The herder was a Tibetan woman, deftly cracking a bull whip. Which gave rise to my 1st dumb yak joke: “I heard that they are making another Batman movie: yakwoman.”


Yaks pervade Tibetan life. They look like shaggy cows (hence their Chinese characters is comprised of the character for “cow” with the character for “fur”). And to make it more confusing, they are often cross-bred with cows. In restaurants, you don’t know whether “beef” is yak, cow or both (or neither…). You see yaks wandering towns, crossing highways, clinging to impossibly steep mountainsides, butchered in the streets, pulling carts, being driven in the back of pickups, tilling soil, sleeping, galloping, getting their mojo on, drinking water, drying as slabs of meat over bicycles… Their butter forms one of the ingredients of the cleverly named “yak butter tea” (along with water, tea, and salt), a staple beverage throughout Tibet. (In case you are wondering, it tastes like it sounds.) Yak cheese sometimes comes fried (tastes like ricotta), or in hard cubes that you suck (tastes like Werther’s Originals, ish).




Yak butter has another important role in Tibet: lighting candles. Buddhist pilgrims go to shrines with a thermos of molten yak butter which they pour into bowl-shaped candles, or with a bucket of solid yak butter than they scoop out. I’ve always been moved by candles, ever since our school’s 1 st grade Christmas chapel when we, as “big kids,” got to carry live candles down the aisle; when we graduated 12 years later, we carried candles back out into world. (Now for insurance reasons the 1st graders carry electrical candles, which ranks up there in the sphere of atrocities next to sugar-free marshmallows.) I’m moved by lighting Christmas trees, the 8 nights of Hanukah, JFK’s eternal flame, deng deng… But this Tibetan tradition floored me. Think about the fact that in monasteries throughout Tibet, devout Buddhists are pouring their little bit of yak butter to keep the fire going.




I think I knew ahead of time that Tibet was a religious place from the hubbub over the D.L., and the fact that our recommended itinerary consisted largely on monasteries. But I hadn’t realized until I got there that Tibet smells like Buddhism. Inside the monasteries is the lingering odor of yak butter; outside, under an otherwise perfectly blue sky, the misty white clouds of incense burning from sticks, furnaces, mountaintops and monasteries. You see Buddhist swastikas on garbage trucks and doorways, rural cottages and restaurant curtains. In Lhasa, people (especially older women) walk around grocery shopping with a prayer wheel in one hand. Even our mack-daddy techno-loving driver had prayer flags hanging from the rearview mirror and a mandala around his neck.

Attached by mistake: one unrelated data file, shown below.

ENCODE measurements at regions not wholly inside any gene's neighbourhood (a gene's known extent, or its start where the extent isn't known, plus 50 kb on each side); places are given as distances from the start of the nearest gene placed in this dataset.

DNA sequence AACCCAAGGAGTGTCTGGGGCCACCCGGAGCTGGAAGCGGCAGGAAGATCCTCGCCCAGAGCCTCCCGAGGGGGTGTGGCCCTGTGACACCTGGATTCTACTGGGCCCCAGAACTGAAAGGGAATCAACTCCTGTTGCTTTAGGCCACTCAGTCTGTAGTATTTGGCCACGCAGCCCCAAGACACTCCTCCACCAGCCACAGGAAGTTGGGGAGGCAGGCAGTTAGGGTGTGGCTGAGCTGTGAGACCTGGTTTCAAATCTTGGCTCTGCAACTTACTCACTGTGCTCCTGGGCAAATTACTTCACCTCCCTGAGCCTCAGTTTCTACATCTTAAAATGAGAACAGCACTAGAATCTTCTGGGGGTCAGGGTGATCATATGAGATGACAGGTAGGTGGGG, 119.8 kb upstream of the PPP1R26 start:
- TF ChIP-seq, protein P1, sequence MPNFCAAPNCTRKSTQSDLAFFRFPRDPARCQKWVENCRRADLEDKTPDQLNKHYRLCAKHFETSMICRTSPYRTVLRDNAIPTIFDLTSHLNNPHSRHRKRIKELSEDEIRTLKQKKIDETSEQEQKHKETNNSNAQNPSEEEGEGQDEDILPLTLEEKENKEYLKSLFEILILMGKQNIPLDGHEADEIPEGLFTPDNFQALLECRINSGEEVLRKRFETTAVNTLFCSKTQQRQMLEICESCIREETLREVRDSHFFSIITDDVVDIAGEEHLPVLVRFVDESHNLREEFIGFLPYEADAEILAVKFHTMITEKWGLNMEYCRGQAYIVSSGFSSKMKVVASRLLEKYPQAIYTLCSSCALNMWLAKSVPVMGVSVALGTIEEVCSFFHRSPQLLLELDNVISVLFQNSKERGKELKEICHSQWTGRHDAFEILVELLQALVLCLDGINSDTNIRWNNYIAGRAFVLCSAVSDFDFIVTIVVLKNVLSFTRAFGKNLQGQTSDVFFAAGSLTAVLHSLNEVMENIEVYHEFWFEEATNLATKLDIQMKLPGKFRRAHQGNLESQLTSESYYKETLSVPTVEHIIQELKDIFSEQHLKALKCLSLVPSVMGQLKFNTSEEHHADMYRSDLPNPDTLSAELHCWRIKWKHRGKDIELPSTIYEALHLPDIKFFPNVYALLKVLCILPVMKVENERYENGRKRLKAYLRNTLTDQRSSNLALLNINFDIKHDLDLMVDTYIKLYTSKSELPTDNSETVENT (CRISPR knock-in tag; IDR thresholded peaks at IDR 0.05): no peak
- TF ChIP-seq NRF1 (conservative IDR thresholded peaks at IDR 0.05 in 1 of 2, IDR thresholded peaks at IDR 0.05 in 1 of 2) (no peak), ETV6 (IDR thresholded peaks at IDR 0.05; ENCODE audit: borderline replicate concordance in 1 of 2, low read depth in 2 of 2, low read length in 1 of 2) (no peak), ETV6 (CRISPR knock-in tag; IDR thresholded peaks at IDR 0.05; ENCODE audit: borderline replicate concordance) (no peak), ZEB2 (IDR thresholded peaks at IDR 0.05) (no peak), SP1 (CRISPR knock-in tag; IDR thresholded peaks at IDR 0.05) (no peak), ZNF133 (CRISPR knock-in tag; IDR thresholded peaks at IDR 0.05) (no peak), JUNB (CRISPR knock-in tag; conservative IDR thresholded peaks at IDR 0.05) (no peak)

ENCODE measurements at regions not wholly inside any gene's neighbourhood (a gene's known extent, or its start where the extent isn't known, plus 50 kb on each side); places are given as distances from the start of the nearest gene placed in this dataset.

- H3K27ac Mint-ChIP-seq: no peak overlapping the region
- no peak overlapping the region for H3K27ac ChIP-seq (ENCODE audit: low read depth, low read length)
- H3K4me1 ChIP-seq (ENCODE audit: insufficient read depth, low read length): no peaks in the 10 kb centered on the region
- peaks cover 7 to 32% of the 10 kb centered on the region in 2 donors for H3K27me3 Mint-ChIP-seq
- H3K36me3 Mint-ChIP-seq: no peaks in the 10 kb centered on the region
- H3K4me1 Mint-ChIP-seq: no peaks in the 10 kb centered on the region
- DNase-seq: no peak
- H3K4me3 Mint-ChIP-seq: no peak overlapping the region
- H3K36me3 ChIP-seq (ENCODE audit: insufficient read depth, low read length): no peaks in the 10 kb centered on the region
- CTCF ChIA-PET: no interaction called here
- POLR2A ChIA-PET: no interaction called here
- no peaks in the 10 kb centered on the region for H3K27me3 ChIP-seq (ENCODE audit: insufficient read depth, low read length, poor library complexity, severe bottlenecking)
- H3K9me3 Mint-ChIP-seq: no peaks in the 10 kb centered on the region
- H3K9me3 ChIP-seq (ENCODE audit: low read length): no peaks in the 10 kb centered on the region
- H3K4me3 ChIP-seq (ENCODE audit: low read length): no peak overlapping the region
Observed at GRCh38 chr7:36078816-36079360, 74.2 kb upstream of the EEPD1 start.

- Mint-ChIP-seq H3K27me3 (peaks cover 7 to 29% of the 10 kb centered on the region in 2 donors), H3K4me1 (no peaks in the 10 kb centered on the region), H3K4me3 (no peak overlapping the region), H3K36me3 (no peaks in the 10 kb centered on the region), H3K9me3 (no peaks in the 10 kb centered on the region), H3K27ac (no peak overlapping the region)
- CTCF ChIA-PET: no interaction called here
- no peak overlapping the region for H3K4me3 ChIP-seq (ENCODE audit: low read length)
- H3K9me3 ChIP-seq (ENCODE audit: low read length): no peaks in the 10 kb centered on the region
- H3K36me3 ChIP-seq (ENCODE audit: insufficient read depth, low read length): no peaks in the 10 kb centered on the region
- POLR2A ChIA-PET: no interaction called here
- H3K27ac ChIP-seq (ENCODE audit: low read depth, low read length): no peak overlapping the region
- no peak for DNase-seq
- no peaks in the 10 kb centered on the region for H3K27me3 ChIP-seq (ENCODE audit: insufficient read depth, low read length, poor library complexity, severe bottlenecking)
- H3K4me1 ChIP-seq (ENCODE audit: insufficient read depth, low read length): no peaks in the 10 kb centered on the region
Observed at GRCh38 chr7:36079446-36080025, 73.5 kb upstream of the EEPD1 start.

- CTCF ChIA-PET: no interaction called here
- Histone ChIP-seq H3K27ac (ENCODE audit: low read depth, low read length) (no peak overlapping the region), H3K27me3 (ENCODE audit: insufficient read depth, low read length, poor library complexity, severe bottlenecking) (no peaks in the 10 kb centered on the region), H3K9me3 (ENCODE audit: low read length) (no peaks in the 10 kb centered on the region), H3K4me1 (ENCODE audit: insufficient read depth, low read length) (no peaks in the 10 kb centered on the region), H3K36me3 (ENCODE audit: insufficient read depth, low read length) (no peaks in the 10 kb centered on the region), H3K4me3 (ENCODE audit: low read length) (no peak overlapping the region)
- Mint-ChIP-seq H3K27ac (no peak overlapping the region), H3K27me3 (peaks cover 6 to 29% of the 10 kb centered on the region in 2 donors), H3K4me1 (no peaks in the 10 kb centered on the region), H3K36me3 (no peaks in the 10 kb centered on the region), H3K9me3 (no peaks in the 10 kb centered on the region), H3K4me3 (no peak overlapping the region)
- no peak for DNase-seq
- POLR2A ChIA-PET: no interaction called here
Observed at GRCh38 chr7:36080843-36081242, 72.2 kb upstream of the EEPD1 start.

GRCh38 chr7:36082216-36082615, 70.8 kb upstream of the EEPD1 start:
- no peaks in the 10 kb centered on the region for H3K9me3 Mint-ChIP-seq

I have never been in a religious region before, so I had never really understood why China had fretted so much about the influence of D.L., who’s been in exile in India. I had seen the D.L. talk when he came by Stanford, and he seemed like a loveable (cute, even) avuncular fellow. I don’t know much about the Tibet question (my friends in China didn’t even know Tibet was a question) and I don’t feel comfortable talking about it in a public forum anyway. But just a few things to note.


First, no matter where you go you are subtly reminded you are in China. The main street in Lhasa? Beijing Street. The massive new structure in front of the historical D.L.’s Potala Palace in the heart of Lhasa? A plaza to commemorate Tibet Liberation back in 1951 (by Mao), complete with a large Chinese flag. Tons of armed police officers patrolled the area around Johkang Temple, the most densely pilgrimmed monastery in Tibet, which has seen protests in the past.